Caution Needed In Linking Perinatal Depression To Domestic Violence

As a clinical psychologist specializing in postpartum disorders, I’m continually reviewing research documents that explore this very serious, and all too common illness that affects some 800,000-900,000 American women every year.

So, when a recent study by PLOS, a nonprofit publisher and advocacy organization, linked episodes of perinatal depression with domestic violence, naturally, my interest and curiosity peaked.

I greatly respect the group’s mission to accelerate progress in science and medicine by transforming research communication and by publishing information online and with access to all. And, I agree with their tenet that sharing research helps to find more effective treatments for diseases.

The organization’s latest findings, though, concern me because I fear readers might make a leap in judgment where it’s not warranted. Their researchers found that high levels of symptoms of perinatal depression, anxiety, and PTSD were “significantly associated with having experienced domestic violence.” While I concur that this discovery encourages maternity and mental health services to further address domestic violence, which in turn should improve health outcomes for women and their infants, I feel it is important to comment on their conclusions.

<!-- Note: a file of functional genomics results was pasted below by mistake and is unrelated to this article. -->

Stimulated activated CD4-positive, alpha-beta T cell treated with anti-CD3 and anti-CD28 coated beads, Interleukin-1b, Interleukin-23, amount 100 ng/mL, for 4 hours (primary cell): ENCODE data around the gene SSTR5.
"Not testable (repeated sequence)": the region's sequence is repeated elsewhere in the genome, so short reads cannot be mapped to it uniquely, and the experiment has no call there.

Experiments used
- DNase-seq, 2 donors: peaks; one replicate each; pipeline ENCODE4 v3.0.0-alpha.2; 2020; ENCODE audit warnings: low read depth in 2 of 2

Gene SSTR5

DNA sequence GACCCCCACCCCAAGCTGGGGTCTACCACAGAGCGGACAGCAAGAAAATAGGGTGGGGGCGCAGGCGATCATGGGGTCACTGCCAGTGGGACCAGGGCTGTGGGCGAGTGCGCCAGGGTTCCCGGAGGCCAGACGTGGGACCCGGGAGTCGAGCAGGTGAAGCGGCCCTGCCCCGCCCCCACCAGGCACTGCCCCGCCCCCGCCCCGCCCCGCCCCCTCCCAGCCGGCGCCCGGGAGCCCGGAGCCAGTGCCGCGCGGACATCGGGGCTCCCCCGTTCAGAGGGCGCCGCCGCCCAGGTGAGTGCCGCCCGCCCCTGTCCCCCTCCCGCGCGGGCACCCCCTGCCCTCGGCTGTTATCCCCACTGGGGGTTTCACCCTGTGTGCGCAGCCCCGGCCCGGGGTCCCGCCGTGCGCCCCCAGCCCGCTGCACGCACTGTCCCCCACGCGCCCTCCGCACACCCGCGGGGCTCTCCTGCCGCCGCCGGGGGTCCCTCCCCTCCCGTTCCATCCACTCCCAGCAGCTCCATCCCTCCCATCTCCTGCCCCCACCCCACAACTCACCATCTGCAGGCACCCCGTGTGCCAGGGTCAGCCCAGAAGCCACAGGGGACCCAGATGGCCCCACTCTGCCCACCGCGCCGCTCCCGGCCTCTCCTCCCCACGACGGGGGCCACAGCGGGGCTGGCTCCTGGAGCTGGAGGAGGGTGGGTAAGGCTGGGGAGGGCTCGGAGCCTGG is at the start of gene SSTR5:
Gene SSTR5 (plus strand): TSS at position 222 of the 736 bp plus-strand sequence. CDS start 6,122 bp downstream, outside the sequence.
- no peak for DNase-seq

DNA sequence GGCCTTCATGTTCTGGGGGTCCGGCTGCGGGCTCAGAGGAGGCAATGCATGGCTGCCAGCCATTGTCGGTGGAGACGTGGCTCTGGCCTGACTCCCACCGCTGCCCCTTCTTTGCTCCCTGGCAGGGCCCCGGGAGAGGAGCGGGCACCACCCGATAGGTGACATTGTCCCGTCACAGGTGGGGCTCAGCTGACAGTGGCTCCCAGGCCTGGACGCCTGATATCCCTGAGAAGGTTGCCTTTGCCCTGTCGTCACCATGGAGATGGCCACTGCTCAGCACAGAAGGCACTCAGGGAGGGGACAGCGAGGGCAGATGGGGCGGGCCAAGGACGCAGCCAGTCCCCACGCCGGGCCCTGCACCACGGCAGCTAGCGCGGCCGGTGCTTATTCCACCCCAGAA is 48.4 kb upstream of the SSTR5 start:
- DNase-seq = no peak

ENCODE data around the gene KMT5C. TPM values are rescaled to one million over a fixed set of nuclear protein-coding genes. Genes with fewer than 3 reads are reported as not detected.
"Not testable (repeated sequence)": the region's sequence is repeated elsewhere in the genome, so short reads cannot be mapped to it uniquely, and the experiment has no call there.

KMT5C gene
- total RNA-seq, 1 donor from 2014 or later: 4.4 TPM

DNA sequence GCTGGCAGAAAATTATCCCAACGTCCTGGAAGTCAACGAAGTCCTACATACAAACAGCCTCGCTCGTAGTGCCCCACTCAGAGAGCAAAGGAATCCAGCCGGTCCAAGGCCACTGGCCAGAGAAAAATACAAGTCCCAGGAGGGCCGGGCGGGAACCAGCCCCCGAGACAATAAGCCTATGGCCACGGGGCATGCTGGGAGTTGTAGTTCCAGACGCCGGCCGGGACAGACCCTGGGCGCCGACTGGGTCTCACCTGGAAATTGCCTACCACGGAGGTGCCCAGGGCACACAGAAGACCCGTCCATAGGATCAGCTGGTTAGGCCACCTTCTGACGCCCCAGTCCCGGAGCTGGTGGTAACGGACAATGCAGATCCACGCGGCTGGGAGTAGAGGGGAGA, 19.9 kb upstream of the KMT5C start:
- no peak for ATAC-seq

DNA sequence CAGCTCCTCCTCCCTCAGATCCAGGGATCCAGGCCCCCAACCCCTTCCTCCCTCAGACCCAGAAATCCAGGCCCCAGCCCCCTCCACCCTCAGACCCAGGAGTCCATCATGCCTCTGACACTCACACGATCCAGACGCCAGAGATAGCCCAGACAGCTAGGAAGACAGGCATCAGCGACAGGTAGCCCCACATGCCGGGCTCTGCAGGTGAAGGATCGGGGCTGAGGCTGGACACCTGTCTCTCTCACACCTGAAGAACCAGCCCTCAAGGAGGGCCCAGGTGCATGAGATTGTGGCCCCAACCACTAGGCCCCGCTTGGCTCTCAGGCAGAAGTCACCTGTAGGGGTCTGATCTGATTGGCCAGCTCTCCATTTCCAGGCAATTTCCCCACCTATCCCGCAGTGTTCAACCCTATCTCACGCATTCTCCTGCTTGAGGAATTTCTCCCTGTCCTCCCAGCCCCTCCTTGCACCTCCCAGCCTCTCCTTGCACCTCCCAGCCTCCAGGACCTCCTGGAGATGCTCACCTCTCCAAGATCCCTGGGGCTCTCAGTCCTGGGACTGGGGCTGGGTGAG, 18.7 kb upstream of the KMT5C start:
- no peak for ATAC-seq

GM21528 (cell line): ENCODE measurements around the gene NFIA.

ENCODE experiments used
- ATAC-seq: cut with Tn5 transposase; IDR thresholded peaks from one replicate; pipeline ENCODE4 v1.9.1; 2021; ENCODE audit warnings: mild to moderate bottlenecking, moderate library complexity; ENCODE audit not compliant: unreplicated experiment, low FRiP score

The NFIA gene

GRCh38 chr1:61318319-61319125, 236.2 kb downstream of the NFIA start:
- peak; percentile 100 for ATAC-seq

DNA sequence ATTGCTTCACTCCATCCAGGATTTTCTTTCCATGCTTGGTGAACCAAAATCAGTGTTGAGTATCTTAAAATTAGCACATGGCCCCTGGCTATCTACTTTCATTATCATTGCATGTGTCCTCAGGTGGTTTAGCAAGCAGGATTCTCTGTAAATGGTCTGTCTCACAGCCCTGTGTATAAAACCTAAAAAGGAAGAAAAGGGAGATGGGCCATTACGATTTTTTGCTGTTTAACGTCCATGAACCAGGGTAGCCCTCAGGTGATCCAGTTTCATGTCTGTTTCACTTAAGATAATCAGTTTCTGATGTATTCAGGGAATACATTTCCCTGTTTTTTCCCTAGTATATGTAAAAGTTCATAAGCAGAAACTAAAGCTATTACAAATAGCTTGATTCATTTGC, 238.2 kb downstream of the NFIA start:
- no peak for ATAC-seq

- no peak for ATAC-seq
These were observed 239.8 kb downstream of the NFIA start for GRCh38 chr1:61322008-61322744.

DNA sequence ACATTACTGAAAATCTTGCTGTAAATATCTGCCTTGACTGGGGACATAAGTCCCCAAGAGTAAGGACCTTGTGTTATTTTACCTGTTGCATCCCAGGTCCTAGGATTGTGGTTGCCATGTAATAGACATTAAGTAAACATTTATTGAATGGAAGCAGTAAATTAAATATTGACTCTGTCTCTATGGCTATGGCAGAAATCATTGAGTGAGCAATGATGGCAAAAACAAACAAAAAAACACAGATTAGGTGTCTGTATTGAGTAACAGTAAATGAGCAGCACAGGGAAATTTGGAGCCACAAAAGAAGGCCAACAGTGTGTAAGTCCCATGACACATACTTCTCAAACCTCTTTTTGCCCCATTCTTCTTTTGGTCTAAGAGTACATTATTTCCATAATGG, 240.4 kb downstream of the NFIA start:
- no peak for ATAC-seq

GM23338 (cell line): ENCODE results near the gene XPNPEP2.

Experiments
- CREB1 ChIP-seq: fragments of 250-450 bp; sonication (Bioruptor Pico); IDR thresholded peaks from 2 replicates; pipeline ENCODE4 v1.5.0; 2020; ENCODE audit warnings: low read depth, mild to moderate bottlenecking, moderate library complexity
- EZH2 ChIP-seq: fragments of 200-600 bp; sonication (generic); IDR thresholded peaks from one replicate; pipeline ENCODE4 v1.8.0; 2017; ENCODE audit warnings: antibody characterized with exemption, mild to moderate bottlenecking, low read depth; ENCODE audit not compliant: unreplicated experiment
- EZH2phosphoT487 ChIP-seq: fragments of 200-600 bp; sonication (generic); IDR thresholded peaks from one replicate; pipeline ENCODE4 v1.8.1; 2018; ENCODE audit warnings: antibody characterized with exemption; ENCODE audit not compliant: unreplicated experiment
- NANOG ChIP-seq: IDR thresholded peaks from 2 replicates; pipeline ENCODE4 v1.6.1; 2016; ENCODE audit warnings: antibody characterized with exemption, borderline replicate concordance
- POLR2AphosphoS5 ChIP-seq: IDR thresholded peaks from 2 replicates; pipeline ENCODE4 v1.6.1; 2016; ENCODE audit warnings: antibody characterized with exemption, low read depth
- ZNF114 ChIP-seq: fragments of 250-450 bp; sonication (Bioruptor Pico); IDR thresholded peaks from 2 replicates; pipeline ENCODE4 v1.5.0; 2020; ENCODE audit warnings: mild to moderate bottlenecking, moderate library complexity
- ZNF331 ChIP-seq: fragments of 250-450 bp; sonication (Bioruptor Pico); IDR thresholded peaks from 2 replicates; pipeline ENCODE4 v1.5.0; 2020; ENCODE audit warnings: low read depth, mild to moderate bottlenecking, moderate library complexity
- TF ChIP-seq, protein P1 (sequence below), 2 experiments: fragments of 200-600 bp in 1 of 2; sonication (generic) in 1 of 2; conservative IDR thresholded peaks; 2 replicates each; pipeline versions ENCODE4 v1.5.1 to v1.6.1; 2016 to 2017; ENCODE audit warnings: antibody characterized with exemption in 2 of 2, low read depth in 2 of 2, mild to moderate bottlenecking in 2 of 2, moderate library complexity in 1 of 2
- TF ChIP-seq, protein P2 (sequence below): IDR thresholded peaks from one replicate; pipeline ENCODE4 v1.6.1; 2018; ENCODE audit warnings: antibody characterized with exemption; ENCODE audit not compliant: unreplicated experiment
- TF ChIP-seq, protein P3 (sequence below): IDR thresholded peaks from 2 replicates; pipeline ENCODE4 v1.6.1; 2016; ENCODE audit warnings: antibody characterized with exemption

While I am strongly in favor of more research to study the various factors that contribute to perinatal depression, we must be cautious and not assume or interpret a causal relationship, where there is only a correlation. Although domestic violence is associated with perinatal depression, it’s crucial not to jump to the conclusion that all women who have pregnancy or postpartum depression are victims of domestic violence or that this is the primary influence which causes PPD.

My point: we must be cautious in making broad generalizations concerning the causes of perinatal illness. As readers of my book, “Happy Endings, New Beginnings: Navigating Postpartum Disorders,” are aware, there are many contributing factors for these mood and anxiety disorders, and couple strife can be one of the factors in the mix.

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~ by ppdsus on May 31, 2013.

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